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Ben Domensino, 19 Oct 2021, 9:51 AM UTC

Record-breaking hail hits central Queensland

Record-breaking hail hits central Queensland

Monstrous hailstones measuring 16 centimetres in diameter fell to the ground in central Queensland on Tuesday, likely setting a new Australian record for hail size.

The giant hail fell at Yalboroo, located to the north of Mackay, as a supercell thunderstorm passed over the region shortly after lunchtime on Tuesday.

Image: Some of the hail that fell in Yalboroo, QLD on Tuesday afternoon. Source: @samyj_412 / Instagram

While the storm didn't look overly impressive on radar, and appeared to only cause relatively light rain at times, it produced the type of hailstones that are rarely seen anywhere in the world.

The Bureau of Meteorology has confirmed that some of the hailstones in Yalboroo on Tuesday afternoon measured at least 16 centimetres in diameter. This is larger than anything previously officially documented in Australia, beating the old record of around 14 centimetres from Kempsey, NSW back in 1999.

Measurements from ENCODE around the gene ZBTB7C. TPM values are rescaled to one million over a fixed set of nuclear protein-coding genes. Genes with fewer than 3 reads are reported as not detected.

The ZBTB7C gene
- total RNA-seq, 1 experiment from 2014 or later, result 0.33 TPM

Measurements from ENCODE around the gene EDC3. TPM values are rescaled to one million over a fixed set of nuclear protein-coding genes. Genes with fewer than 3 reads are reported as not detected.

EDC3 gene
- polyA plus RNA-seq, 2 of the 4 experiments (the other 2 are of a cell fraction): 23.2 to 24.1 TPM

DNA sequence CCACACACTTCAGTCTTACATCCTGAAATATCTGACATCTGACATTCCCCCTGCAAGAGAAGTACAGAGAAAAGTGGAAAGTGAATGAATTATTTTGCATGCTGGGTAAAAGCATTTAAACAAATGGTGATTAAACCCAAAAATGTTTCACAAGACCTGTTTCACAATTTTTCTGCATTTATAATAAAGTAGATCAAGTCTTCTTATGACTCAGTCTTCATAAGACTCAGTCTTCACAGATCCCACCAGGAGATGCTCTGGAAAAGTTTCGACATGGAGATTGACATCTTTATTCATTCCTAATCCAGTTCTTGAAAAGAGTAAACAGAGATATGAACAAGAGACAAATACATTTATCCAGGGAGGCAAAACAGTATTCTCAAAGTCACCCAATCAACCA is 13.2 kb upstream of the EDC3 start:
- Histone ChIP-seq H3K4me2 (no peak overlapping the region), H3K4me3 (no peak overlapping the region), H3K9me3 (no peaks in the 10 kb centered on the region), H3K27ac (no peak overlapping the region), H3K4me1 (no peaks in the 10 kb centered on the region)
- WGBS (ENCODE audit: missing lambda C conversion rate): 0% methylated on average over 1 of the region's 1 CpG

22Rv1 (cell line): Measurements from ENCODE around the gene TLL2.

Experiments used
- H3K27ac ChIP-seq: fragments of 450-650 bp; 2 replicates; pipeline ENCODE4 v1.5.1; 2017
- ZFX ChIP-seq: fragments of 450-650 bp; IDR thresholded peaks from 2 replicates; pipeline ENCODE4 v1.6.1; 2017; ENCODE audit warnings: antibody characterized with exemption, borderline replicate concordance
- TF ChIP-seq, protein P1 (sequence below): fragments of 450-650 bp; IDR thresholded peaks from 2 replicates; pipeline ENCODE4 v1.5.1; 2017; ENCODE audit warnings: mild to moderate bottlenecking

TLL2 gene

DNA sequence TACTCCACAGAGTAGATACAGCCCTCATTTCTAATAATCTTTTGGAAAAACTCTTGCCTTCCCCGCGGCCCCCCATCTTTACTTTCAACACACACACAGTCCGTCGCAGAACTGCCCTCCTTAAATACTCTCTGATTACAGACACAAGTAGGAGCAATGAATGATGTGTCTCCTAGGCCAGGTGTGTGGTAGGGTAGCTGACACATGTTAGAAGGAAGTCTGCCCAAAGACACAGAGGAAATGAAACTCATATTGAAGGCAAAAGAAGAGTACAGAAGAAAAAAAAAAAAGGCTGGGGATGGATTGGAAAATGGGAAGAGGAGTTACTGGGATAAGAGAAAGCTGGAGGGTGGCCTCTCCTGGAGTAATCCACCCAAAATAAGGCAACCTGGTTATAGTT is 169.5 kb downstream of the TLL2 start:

It's worth pointing out that hail is notoriously underreported and difficult to measure reliably, so larger hailstones may have fallen and melted elsewhere in Australia without being documented.

For perspective, an Australian $100 note is 15.8 centimetres wide, while an iPhone 12 Pro Max measures 16.1 centimetres in height.

The storm that produced Tuesday's 16-centimetre hailstones would have had a strong and sustained updraft that was able to keep the hail suspended in the air while it continued to grow. The longer hail stays airborne, the larger it can get.

But while this is likely a new Australian record, it's not a world record.

A hailstone measuring 20.3 centimetres in diameter fell from an intense supercell thunderstorm in Vivan, South Dakota, USA, back on July 23, 2010. A similar sized hailstone was measured indirectly during a thunderstorm in Villa Carlos Paz, Argentina on February 8, 2018.